Unequal Justice

By Stuntz, William J. | Harvard Law Review, June 2008 | Go to article overview

Unequal Justice


Stuntz, William J., Harvard Law Review


 
TABLE OF CONTENTS 
 
INTRODUCTION                               1970 
I. EQUALITYAND LOCAL POLITICS              1975 
  A. Law's Limits, Bureaucracy's Bias      1975 
  B. Criminal Justice in the Gilded Age    1982 
     1. The South                          1983 
     2. Northern Cities                    1986 
II. THE RISE OF INEQUALITY                 1997 
  A. Local Democracy's Decline             1997 
  B. Lenity and Severity                   2010 
  C. Violence and Drugs                    2019 
  D. Federa                                2025 
III. EQUALIZING CRIMINAL JUSTICE           2031 
  A. Police Funding                        2032 
  B. Jury Tri                              2034 
  C. Vague Substantive Law                 2036 
IV. CONCLUSION                             2040 

INTRODUCTION

American criminal justice is rife with inequality. African Americans constitute 13% of the general population, (1) but nearly half of a record-high prison population. (2) The imprisonment rate for Latino males is almost triple the rate for white males; black men are locked up at nearly seven times the rate of their white counterparts. (3) The differentials in drug punishment are even larger: of every 100,000 black Americans, 359 are imprisoned on drug charges; the analogous figure for whites is 28. (4) Drug offenders are far more equally distributed: 9.7% of America's black population uses illegal drugs; the analogous figure for whites is 8.1%. (5)

Those data suggest a justice system hard-wired for punitive racism. The truth is more complex. A mere thirty-five years ago, imprisonment rates across the Northeast and Midwest were comparable to or below those in Scandinavian countries today; (6) the number of African American prisoners was one-eighth today's figure. (7) Even now, the police "clear" more violent crimes in small cities than in large ones, more in suburbs than in small cities, and more in small towns and rural areas than in suburbs. (8) In other words, the justice system solves (and hence punishes) violent crimes most often in places with the fewest poor people and black people. (9) One-third of violent felony defendants in the seventy-five most populous counties--nearly half of whom are black and the large majority of whom are poor (10)--have the charges against them dismissed. (11) A mere 8% of federal fraud defendants, a group that is much wealthier and whiter, (12) achieve the same result. (13) In all categories of criminal cases, indigent defendants are more likely to win dismissals than defendants who hire their own lawyers. (14) These are not the hallmarks of an adjudicative system bent on locking up young men in poor black neighborhoods.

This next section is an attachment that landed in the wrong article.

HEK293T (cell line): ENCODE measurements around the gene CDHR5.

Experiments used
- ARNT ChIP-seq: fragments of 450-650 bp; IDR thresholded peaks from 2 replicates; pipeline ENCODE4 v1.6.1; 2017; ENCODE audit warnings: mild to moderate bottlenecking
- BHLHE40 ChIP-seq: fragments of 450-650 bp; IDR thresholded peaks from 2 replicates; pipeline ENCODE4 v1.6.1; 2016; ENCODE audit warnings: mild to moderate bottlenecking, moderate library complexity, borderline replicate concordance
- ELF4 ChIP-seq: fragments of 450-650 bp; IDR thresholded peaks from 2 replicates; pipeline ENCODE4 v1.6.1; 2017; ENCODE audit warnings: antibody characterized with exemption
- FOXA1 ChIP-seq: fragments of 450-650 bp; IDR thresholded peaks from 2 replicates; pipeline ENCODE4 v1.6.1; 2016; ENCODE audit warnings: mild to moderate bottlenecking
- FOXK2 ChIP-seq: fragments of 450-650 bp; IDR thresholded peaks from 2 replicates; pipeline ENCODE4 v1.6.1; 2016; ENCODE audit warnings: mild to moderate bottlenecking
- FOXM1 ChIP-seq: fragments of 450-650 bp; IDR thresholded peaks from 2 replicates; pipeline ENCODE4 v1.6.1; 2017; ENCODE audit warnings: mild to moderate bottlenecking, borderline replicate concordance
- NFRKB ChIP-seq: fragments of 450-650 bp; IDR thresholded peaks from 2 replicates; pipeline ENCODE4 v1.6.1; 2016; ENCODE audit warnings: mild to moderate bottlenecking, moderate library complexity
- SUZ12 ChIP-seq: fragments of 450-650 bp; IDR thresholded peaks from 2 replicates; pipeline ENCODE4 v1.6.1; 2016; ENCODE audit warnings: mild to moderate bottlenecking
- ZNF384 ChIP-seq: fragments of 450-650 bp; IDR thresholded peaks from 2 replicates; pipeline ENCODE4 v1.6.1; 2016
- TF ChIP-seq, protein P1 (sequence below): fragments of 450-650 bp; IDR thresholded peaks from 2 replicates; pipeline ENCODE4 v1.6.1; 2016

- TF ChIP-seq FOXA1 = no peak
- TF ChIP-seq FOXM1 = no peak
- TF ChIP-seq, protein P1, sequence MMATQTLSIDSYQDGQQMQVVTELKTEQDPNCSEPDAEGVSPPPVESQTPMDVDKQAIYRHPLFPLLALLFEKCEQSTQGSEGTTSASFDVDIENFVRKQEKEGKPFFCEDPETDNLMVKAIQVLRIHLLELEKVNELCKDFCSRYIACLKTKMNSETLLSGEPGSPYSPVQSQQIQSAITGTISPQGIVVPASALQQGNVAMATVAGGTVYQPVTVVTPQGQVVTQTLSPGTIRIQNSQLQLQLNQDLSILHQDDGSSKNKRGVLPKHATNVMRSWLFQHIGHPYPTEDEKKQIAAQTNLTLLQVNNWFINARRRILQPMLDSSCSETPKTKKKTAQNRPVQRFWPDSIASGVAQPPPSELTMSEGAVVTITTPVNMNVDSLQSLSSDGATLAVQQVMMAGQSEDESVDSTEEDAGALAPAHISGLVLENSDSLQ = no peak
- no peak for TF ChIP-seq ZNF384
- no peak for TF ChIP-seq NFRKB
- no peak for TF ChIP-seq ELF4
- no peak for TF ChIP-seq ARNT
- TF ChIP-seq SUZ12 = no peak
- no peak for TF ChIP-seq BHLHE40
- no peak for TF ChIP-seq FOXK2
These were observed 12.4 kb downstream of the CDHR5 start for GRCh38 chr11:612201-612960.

What accounts for this strange set of patterns? Official racism (15) is an unlikely explanation for a massive rise in black punishment that took hold in the generation after the civil rights movement. The rise of populist politics (16) appears not to fit the relevant trends: populism and the politics of crime were as potent a mix in George Wallace's day as in our own--but the prison populations in Wallace's Alabama and in Ronald Reagan's California were low and falling, not high and rising. (17) "The culture of control" and "governing through crime," David Garland's and Jonathan Simon's apt labels for the growing use of criminal punishment to manage the nation's poor, (18) capture the character of contemporary drug enforcement--but not the enforcement of laws against criminal violence or white-collar crime: (19) in those areas, rich suspects do badly and poor ones do surprisingly well.

Another explanation does better: inequality of all these varying sorts arose, in large measure, because of the decline of local democratic control over criminal justice outcomes. In the late nineteenth and early twentieth centuries, when local politics governed the amount and distribution of criminal punishment, the justice system was stable, reasonably lenient, and surprisingly egalitarian. …

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